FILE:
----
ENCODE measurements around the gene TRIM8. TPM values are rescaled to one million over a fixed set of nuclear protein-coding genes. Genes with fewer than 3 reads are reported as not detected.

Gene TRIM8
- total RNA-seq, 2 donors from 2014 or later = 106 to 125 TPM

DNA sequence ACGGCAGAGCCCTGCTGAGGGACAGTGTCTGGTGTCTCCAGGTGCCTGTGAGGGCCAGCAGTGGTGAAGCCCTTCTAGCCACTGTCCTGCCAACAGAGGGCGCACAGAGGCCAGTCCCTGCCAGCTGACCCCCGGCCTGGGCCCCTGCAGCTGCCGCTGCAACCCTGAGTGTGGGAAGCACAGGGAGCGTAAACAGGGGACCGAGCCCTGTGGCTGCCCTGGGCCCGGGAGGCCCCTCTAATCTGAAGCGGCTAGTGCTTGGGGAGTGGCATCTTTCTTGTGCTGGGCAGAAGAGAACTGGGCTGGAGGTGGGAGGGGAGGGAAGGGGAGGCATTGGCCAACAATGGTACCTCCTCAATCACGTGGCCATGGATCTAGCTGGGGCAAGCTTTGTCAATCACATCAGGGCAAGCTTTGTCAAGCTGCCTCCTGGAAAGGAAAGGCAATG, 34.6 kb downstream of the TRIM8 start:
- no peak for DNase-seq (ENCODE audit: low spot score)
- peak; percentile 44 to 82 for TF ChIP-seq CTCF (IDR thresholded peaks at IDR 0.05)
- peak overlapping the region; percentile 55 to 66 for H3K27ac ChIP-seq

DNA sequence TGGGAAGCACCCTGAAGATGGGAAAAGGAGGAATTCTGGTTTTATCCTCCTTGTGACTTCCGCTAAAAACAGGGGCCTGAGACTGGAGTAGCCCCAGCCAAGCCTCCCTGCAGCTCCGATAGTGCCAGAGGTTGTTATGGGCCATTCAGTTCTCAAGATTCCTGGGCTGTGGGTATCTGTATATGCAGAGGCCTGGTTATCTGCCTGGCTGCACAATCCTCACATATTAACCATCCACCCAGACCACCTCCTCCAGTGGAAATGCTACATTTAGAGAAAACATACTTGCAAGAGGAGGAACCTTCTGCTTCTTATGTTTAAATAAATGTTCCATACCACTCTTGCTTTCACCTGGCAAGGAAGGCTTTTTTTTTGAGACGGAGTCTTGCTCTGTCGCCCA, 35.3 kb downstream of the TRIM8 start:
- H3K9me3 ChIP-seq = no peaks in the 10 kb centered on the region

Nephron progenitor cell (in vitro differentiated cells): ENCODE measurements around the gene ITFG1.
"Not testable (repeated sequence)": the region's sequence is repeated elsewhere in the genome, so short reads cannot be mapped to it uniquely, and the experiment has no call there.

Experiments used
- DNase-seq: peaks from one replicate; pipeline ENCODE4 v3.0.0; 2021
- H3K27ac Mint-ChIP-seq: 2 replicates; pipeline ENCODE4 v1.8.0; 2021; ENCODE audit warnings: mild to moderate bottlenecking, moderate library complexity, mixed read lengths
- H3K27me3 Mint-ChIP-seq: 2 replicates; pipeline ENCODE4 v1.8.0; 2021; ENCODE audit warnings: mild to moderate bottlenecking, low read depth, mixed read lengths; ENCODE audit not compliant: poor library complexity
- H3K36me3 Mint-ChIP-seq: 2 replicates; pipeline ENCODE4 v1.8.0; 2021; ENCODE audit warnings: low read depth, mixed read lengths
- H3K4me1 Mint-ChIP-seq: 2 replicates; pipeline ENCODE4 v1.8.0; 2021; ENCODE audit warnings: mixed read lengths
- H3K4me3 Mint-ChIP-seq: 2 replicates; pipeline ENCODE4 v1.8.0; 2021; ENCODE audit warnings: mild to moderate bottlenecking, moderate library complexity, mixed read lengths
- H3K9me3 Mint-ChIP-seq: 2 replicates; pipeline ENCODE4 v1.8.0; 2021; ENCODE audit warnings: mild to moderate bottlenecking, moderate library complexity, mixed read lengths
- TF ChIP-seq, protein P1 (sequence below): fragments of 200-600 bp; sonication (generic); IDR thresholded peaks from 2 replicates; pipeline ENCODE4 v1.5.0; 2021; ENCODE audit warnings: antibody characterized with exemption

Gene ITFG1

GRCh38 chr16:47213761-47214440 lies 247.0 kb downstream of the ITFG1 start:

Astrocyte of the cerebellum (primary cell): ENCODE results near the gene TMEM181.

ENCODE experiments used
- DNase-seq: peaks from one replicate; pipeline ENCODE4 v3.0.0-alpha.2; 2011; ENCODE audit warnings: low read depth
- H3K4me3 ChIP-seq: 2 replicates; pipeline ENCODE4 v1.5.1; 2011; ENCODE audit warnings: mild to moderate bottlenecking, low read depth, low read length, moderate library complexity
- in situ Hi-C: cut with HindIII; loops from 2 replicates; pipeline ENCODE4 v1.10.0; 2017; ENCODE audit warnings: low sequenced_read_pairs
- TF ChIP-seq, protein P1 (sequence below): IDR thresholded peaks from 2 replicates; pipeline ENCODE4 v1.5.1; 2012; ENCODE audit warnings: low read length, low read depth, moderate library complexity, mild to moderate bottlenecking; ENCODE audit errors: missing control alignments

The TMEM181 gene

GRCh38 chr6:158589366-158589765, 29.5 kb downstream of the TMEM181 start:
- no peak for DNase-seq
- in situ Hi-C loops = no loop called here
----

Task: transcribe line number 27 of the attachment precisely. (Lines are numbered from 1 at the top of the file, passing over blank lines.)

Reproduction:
- in situ Hi-C: cut with HindIII; loops from 2 replicates; pipeline ENCODE4 v1.10.0; 2017; ENCODE audit warnings: low sequenced_read_pairs